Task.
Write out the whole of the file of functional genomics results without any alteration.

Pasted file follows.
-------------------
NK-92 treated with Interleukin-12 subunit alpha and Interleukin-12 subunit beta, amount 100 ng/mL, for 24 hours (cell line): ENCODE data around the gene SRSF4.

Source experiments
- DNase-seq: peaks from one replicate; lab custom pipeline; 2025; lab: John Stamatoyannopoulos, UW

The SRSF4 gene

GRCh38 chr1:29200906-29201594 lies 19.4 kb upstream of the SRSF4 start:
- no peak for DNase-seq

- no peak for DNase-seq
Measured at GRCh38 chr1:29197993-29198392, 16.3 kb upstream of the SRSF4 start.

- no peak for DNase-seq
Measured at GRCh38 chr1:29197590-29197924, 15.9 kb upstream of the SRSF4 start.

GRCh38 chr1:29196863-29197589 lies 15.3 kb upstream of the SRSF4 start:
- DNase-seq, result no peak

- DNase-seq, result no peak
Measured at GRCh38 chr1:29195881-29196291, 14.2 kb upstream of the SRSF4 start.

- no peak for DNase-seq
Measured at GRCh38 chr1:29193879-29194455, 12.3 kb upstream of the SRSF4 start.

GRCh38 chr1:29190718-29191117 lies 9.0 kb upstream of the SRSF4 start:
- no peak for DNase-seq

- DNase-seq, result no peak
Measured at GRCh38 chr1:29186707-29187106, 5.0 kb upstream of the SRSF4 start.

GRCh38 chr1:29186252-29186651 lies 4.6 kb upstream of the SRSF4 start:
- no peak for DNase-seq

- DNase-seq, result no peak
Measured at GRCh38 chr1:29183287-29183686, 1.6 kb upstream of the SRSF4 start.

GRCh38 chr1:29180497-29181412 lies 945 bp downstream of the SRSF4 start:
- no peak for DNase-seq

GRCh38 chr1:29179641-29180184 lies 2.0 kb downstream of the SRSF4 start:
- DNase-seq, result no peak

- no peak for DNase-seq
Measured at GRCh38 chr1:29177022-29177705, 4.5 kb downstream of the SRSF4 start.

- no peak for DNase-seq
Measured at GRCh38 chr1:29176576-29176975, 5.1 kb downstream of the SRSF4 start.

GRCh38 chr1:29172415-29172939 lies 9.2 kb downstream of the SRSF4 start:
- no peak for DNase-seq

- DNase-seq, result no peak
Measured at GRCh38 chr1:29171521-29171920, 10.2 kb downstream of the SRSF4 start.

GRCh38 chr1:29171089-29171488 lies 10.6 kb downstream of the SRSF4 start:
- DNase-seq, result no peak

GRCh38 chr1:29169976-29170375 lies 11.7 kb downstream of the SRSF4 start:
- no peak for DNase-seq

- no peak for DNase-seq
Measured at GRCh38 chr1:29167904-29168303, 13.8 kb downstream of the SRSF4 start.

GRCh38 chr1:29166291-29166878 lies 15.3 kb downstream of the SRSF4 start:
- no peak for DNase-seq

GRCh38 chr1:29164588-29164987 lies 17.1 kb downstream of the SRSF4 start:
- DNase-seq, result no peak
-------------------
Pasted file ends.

NK-92 treated with Interleukin-12 subunit alpha and Interleukin-12 subunit beta, amount 100 ng/mL, for 24 hours (cell line): ENCODE data around the gene SRSF4.

Source experiments
- DNase-seq: peaks from one replicate; lab custom pipeline; 2025; lab: John Stamatoyannopoulos, UW

The SRSF4 gene

GRCh38 chr1:29200906-29201594 lies 19.4 kb upstream of the SRSF4 start:
- no peak for DNase-seq

- no peak for DNase-seq
Measured at GRCh38 chr1:29197993-29198392, 16.3 kb upstream of the SRSF4 start.

- no peak for DNase-seq
Measured at GRCh38 chr1:29197590-29197924, 15.9 kb upstream of the SRSF4 start.

GRCh38 chr1:29196863-29197589 lies 15.3 kb upstream of the SRSF4 start:
- DNase-seq, result no peak

- DNase-seq, result no peak
Measured at GRCh38 chr1:29195881-29196291, 14.2 kb upstream of the SRSF4 start.

- no peak for DNase-seq
Measured at GRCh38 chr1:29193879-29194455, 12.3 kb upstream of the SRSF4 start.

GRCh38 chr1:29190718-29191117 lies 9.0 kb upstream of the SRSF4 start:
- no peak for DNase-seq

- DNase-seq, result no peak
Measured at GRCh38 chr1:29186707-29187106, 5.0 kb upstream of the SRSF4 start.

GRCh38 chr1:29186252-29186651 lies 4.6 kb upstream of the SRSF4 start:
- no peak for DNase-seq

- DNase-seq, result no peak
Measured at GRCh38 chr1:29183287-29183686, 1.6 kb upstream of the SRSF4 start.

GRCh38 chr1:29180497-29181412 lies 945 bp downstream of the SRSF4 start:
- no peak for DNase-seq

GRCh38 chr1:29179641-29180184 lies 2.0 kb downstream of the SRSF4 start:
- DNase-seq, result no peak

- no peak for DNase-seq
Measured at GRCh38 chr1:29177022-29177705, 4.5 kb downstream of the SRSF4 start.

- no peak for DNase-seq
Measured at GRCh38 chr1:29176576-29176975, 5.1 kb downstream of the SRSF4 start.

GRCh38 chr1:29172415-29172939 lies 9.2 kb downstream of the SRSF4 start:
- no peak for DNase-seq

- DNase-seq, result no peak
Measured at GRCh38 chr1:29171521-29171920, 10.2 kb downstream of the SRSF4 start.

GRCh38 chr1:29171089-29171488 lies 10.6 kb downstream of the SRSF4 start:
- DNase-seq, result no peak

GRCh38 chr1:29169976-29170375 lies 11.7 kb downstream of the SRSF4 start:
- no peak for DNase-seq

- no peak for DNase-seq
Measured at GRCh38 chr1:29167904-29168303, 13.8 kb downstream of the SRSF4 start.

GRCh38 chr1:29166291-29166878 lies 15.3 kb downstream of the SRSF4 start:
- no peak for DNase-seq

GRCh38 chr1:29164588-29164987 lies 17.1 kb downstream of the SRSF4 start:
- DNase-seq, result no peak